EYYES Layer Processing Unit
The use of Deep Learning-based systems in mobile applications is growing rapidly, especially for driving and safety-related applications in traffic and industry. The future of artificial intelligence and neural network-based systems is neither CPU nor GPU or TPU, but a completely new AI chip architecture. The solution is called LPU – “Layer Processing Unit” – and represents a paradigm shift in the hardware and software structure of neural networks, which the European technology leader EYYES is already bringing to market in its products.
By multiplying the number of parallel computing operations, the processing speed and data throughput are maximised. This enables the implementation of particularly powerful, energy-efficient systems.
How the new LPU works
First, the neural networks are optimized so that they can be used in an embedded/edge environment. The aim is to reduce the size of the network and the required computing operations without loss of quality.
The second step is to optimize the parallel computing operations in the IP processing core of the LPU. How does this work compared to a GPU and TPU?
The comparison with previous technologies
Graphics Processing Unit
A GPU is very fast and can start many vector operations in parallel, but only process one operation step at a time per computing clock. In order to run through all the individual layers of a neural network, it therefore requires many clocks for computing and buffering – high demands on performance, memory and bandwidth as well as a resulting high energy consumption are the consequence.
Tensor Processing Unit
A TPU already works a bit more efficiently in this respect, calculating one tensor with several vectors at a time. Nevertheless, even with a TPU, many clocks are still required for buffering and the final processing of all neurons.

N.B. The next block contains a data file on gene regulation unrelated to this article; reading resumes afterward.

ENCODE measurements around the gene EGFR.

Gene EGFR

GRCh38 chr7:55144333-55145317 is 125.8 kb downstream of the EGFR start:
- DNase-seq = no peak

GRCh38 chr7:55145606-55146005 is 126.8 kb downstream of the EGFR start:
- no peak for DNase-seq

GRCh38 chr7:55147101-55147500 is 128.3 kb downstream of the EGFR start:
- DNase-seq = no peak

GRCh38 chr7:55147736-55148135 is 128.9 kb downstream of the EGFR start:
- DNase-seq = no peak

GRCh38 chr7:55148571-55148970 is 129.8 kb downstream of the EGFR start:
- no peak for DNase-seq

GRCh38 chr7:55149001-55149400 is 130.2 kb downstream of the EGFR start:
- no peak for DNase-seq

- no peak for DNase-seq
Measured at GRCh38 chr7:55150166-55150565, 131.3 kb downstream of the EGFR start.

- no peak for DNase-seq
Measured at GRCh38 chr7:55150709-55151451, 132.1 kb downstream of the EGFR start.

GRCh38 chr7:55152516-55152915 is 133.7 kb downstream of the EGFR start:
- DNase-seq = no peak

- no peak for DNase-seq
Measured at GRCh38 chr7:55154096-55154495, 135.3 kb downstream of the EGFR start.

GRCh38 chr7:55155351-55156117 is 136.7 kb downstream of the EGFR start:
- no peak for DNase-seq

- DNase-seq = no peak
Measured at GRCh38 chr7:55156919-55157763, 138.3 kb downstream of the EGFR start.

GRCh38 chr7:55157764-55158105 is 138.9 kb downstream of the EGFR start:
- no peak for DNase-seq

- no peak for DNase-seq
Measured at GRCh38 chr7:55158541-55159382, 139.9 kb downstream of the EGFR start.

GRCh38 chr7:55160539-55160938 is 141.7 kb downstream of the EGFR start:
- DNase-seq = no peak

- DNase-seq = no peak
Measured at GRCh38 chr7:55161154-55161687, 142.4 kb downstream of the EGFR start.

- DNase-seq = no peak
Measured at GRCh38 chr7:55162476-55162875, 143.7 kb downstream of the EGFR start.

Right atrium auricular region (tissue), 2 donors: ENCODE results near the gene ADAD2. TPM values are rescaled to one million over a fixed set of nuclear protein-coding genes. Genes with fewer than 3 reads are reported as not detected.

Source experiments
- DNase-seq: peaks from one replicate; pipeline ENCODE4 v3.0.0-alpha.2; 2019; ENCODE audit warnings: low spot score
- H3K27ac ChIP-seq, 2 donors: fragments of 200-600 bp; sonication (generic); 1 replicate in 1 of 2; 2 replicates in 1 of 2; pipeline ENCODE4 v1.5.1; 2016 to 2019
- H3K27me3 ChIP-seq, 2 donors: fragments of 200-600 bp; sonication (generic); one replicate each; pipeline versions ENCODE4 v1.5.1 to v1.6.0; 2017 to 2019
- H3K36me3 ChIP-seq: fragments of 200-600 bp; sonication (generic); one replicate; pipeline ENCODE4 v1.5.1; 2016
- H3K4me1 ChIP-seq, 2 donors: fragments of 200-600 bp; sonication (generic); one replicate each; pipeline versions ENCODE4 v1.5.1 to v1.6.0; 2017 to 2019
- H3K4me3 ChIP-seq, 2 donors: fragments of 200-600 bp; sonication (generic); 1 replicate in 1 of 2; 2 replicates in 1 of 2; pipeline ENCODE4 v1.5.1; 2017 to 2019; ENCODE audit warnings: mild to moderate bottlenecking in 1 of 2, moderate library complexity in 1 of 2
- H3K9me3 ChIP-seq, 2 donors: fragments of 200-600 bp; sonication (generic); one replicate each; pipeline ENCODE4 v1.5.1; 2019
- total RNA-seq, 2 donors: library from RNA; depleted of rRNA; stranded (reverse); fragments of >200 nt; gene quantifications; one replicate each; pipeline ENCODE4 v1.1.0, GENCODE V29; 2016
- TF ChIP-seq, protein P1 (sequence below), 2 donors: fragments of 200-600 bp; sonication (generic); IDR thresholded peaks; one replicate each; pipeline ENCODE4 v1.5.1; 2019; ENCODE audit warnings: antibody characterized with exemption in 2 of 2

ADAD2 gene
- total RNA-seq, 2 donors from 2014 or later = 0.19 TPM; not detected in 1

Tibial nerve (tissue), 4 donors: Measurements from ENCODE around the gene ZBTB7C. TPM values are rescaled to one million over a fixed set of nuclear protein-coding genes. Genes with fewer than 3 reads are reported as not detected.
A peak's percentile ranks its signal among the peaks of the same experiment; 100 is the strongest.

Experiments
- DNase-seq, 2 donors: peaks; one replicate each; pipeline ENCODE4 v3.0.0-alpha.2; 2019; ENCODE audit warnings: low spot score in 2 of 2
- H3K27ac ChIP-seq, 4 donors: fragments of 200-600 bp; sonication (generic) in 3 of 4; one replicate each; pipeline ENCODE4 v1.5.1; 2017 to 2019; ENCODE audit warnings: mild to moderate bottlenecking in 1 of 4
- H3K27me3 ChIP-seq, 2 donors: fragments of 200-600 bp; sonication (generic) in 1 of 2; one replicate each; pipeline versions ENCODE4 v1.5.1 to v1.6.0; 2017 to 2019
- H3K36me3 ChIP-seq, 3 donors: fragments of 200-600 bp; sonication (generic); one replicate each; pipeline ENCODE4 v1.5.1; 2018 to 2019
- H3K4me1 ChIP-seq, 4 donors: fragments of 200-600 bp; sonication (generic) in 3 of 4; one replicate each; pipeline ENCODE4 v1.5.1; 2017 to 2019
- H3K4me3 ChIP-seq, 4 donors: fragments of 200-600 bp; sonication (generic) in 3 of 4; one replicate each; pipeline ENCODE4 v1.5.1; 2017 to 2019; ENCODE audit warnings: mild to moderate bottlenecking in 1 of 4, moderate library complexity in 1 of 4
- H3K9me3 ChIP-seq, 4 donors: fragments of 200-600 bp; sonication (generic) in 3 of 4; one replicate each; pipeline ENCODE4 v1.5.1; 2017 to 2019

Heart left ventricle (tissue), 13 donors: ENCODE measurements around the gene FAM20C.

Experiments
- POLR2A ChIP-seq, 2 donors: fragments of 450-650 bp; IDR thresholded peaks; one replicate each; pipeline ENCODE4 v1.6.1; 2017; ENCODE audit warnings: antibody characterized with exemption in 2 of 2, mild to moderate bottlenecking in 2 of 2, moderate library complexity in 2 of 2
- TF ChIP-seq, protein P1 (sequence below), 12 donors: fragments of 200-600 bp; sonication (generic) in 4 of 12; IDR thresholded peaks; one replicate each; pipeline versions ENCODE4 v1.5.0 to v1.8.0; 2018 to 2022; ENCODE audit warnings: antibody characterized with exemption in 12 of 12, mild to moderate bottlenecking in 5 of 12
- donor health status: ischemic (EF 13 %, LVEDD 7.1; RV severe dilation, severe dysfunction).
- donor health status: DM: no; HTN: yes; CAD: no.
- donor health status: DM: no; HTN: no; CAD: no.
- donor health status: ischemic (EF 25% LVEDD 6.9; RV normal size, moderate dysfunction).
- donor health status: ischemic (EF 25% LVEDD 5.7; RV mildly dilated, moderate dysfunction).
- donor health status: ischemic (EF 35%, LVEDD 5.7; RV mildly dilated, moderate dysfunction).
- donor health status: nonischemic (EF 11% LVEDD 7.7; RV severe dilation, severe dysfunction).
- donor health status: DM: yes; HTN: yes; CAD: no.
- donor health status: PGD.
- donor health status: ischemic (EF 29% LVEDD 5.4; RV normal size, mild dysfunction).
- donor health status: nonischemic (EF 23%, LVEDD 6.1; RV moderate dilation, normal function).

Die LPU kann in einem einzigen Rechentakt die Tensoren aller Neuronen in einem Layer eines neuronalen Netzes gleichzeitig berechnen, inklusive Addition der Ergebnisse und Berücksichtigung der Aktivierungsfunktion der Neuronen. Sie verarbeitet die eingehenden Daten parallel und führt Aktivierung und Pooling im selben Operationsschritt aus. Durch dieses patentierte Verfahren kann die LPU auch bei geringen Taktfrequenzen die benötigten Milliarden an Rechenoperationen hocheffizient abarbeiten. Sie ist damit eine hocheffiziente Chip- bzw. Prozessortechnologie für Embedded KI-Anwendungen.
Parallel execution processes are the essential difference to the way graphics and tensor processors work. The performance improvement through these simultaneously running computing operations brings a revolutionary advantage. With comparable implementation in terms of clock frequency and chip technology, the performance is at least 3 times as high as with a GPU and twice as high as with a TPU, as the comparison graphic below impressively shows.
System on Module with integrated LPU
The Real-Time Interface 3.0
Based on the Layer Processing Unit architecture, EYYES developed the Real Time Interface 3.0 (RTI 3.0). It is a system on module for visually based object recognition that can be used for a wide range of applications. Here, EYYES achieves the enormously high computing power of 18 TOPS on a small board of 67mm by 58mm while fully utilizing the area of the Xilinx Zynq 4 MPSOC FPGAS. Compared to SOMs with conventional TPU processing, the RTI 3 is characterized by low hardware costs, a particularly high energy saving of around 25% and flexible use in a wide range of applications.
The module is capable of processing two independent full HD video streams and outputting them to different interfaces. Its high flexibility also enables customized developments and integration via LINUX drivers, e.g. for autonomous driving assistants.
The custom on the shelf (COTS) functionality of the RTI 3.0 ensures that all basic applications for object detection, i.e. for people and vehicle recognition, are already implemented at delivery. It is thus a leading system for safety-relevant traffic applications that combines the highest performance with the most efficient utilization, leaving previous SOMs far behind in terms of energy efficiency, scalability and deployment flexibility.